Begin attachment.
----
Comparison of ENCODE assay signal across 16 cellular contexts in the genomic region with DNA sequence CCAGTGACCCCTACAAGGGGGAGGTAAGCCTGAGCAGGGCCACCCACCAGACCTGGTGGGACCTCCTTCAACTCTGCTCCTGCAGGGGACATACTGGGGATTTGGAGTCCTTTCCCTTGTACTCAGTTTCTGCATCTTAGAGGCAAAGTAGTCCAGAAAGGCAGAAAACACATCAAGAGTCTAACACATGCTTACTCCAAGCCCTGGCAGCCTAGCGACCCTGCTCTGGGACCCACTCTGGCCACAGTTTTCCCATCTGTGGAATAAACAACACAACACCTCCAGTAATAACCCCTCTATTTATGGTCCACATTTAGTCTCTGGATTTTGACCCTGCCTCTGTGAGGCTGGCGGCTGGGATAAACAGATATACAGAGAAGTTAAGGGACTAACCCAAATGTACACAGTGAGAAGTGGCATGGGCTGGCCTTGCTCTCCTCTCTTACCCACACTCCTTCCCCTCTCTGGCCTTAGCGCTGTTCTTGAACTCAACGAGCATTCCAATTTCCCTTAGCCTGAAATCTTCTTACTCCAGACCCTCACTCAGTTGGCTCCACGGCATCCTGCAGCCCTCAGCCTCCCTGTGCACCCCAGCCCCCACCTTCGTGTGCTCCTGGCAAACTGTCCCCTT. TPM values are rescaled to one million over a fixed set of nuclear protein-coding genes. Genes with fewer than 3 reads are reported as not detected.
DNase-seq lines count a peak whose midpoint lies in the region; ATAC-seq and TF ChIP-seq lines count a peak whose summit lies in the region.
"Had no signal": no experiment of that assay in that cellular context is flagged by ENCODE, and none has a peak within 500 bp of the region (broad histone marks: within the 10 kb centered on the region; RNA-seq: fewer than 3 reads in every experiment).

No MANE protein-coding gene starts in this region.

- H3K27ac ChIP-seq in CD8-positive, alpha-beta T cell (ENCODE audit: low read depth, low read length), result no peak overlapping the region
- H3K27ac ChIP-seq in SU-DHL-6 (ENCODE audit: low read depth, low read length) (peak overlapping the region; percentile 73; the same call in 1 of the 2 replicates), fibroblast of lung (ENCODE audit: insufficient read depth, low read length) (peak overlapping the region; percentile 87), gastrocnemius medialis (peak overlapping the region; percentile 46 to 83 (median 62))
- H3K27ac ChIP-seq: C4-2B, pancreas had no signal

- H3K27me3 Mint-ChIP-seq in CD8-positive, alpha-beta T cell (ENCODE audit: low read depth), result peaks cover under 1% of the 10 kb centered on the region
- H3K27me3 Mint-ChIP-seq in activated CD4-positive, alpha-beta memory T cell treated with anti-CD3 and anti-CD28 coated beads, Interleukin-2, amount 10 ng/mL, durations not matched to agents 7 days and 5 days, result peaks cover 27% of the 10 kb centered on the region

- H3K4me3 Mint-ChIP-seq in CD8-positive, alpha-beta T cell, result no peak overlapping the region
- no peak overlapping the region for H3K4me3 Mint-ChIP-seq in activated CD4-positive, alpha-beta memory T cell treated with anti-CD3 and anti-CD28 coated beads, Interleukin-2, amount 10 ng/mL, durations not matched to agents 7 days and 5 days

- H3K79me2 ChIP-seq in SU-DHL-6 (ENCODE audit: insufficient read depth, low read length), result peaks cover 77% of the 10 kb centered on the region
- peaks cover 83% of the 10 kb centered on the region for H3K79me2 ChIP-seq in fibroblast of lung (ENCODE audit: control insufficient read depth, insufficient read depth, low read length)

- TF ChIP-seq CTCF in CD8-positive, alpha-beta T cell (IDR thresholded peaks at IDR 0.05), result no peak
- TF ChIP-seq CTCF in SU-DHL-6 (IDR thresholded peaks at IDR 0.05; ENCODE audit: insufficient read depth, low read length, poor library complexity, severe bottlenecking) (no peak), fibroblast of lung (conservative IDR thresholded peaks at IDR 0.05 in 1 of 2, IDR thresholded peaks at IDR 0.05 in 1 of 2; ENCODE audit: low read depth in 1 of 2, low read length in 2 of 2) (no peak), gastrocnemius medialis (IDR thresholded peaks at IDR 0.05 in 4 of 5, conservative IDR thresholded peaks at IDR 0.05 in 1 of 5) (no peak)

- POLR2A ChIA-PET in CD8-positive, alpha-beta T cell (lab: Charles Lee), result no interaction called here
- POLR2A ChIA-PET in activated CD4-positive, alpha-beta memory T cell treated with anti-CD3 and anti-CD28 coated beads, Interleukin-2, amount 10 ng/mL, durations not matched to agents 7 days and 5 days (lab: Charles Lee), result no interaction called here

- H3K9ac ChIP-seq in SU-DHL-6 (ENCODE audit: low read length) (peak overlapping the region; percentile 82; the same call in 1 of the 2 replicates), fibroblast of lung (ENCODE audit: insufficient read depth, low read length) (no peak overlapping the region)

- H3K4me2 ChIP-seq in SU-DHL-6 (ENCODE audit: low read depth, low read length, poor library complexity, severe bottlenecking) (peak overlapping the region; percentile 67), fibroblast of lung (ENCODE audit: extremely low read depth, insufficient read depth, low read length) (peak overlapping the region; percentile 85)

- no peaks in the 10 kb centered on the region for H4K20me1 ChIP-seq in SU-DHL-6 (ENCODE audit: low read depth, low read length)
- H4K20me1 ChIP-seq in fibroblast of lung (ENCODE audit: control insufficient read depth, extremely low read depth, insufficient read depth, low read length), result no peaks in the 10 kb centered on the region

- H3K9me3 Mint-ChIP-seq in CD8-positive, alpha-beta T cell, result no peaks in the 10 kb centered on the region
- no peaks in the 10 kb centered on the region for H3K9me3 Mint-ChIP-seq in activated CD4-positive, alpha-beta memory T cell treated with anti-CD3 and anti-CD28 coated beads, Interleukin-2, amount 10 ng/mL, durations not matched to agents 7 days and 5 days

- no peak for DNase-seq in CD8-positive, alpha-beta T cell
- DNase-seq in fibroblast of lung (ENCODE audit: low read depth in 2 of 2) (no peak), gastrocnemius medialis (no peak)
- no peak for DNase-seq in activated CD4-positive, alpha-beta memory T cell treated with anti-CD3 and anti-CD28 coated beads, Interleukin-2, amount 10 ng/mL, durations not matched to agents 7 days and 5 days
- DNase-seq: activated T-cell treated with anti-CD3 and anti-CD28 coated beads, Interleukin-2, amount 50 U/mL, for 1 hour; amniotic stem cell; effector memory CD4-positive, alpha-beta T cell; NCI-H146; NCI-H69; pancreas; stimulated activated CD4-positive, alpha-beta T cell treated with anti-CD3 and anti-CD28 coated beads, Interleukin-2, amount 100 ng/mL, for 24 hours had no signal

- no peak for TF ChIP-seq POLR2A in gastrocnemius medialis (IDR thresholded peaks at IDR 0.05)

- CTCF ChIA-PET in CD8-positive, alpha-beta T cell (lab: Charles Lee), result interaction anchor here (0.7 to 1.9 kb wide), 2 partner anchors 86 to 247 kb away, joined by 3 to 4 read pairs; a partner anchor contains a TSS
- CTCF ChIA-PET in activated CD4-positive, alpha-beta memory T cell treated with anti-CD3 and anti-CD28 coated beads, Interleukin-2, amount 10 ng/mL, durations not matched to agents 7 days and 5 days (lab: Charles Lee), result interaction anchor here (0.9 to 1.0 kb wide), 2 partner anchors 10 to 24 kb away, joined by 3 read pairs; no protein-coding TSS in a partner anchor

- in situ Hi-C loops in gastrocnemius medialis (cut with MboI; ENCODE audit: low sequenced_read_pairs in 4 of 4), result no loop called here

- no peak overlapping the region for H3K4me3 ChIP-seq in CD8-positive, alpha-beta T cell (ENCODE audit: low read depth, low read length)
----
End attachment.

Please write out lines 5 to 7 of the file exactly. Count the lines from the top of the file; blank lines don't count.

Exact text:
- H3K27ac ChIP-seq in CD8-positive, alpha-beta T cell (ENCODE audit: low read depth, low read length), result no peak overlapping the region
- H3K27ac ChIP-seq in SU-DHL-6 (ENCODE audit: low read depth, low read length) (peak overlapping the region; percentile 73; the same call in 1 of the 2 replicates), fibroblast of lung (ENCODE audit: insufficient read depth, low read length) (peak overlapping the region; percentile 87), gastrocnemius medialis (peak overlapping the region; percentile 46 to 83 (median 62))
- H3K27ac ChIP-seq: C4-2B, pancreas had no signal